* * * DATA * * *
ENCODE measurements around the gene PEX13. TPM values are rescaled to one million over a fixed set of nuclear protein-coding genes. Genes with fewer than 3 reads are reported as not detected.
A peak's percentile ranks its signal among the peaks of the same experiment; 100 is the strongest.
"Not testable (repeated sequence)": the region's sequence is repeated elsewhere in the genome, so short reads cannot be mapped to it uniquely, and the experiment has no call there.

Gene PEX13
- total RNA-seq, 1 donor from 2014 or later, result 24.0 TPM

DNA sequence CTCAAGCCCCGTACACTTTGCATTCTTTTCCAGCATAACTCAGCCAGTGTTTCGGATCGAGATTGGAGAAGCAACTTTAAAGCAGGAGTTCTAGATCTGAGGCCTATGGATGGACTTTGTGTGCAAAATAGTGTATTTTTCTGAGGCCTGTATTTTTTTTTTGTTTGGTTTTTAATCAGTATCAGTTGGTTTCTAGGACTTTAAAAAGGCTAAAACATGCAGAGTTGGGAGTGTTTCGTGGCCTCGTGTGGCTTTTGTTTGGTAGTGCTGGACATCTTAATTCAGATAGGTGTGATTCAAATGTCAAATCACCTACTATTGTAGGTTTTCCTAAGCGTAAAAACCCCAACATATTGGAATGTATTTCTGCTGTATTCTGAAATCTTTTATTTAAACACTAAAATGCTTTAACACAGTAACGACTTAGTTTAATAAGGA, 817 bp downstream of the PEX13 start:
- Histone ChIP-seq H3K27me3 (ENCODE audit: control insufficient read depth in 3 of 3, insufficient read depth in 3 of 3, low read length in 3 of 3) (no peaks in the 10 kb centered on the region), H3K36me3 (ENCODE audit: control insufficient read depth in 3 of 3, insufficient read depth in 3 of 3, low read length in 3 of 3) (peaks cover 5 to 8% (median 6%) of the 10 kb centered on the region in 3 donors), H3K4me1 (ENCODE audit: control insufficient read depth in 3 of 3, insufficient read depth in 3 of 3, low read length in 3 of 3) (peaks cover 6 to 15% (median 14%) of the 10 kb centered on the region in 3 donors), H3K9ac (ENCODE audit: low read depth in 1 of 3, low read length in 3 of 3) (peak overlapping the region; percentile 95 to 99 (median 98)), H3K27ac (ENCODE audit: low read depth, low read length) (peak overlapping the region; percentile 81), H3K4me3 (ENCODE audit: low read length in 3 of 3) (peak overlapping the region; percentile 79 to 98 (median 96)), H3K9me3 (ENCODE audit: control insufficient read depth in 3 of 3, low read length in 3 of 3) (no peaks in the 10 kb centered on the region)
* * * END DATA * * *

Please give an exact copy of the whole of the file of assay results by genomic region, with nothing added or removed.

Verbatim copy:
ENCODE measurements around the gene PEX13. TPM values are rescaled to one million over a fixed set of nuclear protein-coding genes. Genes with fewer than 3 reads are reported as not detected.
A peak's percentile ranks its signal among the peaks of the same experiment; 100 is the strongest.
"Not testable (repeated sequence)": the region's sequence is repeated elsewhere in the genome, so short reads cannot be mapped to it uniquely, and the experiment has no call there.

Gene PEX13
- total RNA-seq, 1 donor from 2014 or later, result 24.0 TPM

DNA sequence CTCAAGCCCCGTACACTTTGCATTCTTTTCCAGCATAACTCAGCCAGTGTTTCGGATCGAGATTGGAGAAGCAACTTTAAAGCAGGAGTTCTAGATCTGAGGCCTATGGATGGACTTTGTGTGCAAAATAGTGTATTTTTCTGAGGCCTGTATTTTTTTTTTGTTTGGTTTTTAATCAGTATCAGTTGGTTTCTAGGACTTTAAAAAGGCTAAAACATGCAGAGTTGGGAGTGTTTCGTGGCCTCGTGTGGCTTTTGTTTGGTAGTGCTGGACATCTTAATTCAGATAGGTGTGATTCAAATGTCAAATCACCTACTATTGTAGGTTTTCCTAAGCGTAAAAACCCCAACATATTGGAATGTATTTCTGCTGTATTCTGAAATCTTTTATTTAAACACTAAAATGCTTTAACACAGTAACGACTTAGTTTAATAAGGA, 817 bp downstream of the PEX13 start:
- Histone ChIP-seq H3K27me3 (ENCODE audit: control insufficient read depth in 3 of 3, insufficient read depth in 3 of 3, low read length in 3 of 3) (no peaks in the 10 kb centered on the region), H3K36me3 (ENCODE audit: control insufficient read depth in 3 of 3, insufficient read depth in 3 of 3, low read length in 3 of 3) (peaks cover 5 to 8% (median 6%) of the 10 kb centered on the region in 3 donors), H3K4me1 (ENCODE audit: control insufficient read depth in 3 of 3, insufficient read depth in 3 of 3, low read length in 3 of 3) (peaks cover 6 to 15% (median 14%) of the 10 kb centered on the region in 3 donors), H3K9ac (ENCODE audit: low read depth in 1 of 3, low read length in 3 of 3) (peak overlapping the region; percentile 95 to 99 (median 98)), H3K27ac (ENCODE audit: low read depth, low read length) (peak overlapping the region; percentile 81), H3K4me3 (ENCODE audit: low read length in 3 of 3) (peak overlapping the region; percentile 79 to 98 (median 96)), H3K9me3 (ENCODE audit: control insufficient read depth in 3 of 3, low read length in 3 of 3) (no peaks in the 10 kb centered on the region)